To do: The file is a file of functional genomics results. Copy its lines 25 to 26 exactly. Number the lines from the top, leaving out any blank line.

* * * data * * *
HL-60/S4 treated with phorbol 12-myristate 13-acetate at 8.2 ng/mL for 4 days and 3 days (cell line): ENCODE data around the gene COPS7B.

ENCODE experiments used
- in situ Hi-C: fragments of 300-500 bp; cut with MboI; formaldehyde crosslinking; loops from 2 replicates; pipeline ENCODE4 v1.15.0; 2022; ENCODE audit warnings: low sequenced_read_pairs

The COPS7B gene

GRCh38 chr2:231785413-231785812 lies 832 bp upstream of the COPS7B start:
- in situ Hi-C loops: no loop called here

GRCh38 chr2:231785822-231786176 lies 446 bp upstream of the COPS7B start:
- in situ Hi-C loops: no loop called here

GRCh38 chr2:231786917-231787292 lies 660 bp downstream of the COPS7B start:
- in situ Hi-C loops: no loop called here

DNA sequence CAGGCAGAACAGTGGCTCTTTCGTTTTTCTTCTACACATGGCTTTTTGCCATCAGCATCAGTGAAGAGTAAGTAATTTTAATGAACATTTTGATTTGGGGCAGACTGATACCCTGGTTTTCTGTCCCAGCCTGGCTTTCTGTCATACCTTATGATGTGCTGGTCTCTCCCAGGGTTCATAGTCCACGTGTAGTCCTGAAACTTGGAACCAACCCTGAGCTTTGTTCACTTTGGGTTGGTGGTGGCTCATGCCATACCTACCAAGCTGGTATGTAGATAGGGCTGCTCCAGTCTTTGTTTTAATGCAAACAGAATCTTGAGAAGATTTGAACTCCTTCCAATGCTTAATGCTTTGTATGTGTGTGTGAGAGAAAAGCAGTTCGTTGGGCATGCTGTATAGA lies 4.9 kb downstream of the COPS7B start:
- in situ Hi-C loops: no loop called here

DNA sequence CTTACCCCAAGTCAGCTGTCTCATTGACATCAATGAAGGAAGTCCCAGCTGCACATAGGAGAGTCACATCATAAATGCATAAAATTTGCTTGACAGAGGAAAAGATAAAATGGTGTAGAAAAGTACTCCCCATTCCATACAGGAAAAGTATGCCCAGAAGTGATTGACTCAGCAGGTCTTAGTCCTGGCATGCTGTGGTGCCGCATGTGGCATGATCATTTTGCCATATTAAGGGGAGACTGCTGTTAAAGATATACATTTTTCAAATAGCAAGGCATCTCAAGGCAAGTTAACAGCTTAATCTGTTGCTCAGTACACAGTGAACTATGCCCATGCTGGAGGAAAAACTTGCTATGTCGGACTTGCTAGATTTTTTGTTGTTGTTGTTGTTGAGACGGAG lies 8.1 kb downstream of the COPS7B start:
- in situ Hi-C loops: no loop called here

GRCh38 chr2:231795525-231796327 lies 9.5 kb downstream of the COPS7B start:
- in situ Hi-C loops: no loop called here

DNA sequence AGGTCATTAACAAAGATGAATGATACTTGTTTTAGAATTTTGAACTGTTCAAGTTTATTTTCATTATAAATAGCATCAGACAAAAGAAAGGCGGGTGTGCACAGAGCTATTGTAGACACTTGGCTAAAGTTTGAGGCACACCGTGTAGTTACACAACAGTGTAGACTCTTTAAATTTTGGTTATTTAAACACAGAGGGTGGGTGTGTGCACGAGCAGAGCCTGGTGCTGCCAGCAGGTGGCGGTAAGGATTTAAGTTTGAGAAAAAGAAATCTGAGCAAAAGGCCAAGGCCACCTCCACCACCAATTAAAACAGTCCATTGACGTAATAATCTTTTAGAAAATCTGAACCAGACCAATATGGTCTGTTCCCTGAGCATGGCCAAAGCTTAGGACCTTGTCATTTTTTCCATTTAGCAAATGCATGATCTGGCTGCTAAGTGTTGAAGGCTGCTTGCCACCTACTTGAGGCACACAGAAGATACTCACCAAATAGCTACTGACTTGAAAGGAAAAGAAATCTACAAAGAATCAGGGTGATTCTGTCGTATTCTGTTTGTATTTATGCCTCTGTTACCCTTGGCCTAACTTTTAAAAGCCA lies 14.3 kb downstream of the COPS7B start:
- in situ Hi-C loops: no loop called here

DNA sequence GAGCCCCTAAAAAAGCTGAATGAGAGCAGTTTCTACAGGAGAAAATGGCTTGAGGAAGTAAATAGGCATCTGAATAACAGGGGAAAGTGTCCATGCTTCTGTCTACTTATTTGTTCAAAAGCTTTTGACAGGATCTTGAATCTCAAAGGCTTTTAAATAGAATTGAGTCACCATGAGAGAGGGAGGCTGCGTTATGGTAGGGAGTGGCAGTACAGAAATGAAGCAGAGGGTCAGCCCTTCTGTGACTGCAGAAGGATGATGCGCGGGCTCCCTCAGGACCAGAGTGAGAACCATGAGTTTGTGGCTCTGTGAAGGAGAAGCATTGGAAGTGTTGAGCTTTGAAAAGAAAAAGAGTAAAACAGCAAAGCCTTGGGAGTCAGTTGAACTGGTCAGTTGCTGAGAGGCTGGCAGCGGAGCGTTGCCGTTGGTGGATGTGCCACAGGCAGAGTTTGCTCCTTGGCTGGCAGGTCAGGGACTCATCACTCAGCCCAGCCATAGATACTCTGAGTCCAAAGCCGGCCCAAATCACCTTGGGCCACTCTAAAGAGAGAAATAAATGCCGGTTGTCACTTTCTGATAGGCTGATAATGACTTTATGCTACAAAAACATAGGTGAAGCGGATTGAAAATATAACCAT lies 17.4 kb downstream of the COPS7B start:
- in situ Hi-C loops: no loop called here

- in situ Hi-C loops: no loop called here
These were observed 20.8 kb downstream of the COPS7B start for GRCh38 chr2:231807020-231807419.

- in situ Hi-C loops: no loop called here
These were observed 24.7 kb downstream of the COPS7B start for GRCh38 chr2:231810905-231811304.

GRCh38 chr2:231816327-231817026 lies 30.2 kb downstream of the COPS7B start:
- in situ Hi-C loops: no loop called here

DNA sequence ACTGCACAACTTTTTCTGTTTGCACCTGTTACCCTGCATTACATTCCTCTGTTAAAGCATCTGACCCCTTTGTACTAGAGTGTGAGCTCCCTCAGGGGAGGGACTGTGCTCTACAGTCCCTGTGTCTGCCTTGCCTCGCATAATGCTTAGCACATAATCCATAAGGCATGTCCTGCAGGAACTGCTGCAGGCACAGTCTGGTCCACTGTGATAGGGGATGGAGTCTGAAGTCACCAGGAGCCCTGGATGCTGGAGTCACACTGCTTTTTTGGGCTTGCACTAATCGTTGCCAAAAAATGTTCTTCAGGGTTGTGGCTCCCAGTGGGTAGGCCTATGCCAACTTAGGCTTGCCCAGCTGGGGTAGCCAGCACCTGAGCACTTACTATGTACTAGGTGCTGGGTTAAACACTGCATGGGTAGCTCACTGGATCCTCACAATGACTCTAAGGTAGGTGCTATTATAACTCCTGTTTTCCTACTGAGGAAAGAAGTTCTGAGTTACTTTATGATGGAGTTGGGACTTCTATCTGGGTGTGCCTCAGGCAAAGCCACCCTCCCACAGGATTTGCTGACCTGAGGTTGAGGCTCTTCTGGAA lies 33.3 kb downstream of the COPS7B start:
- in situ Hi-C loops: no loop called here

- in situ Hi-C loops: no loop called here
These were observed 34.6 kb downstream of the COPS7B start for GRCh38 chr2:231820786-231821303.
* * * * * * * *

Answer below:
GRCh38 chr2:231816327-231817026 lies 30.2 kb downstream of the COPS7B start:
- in situ Hi-C loops: no loop called here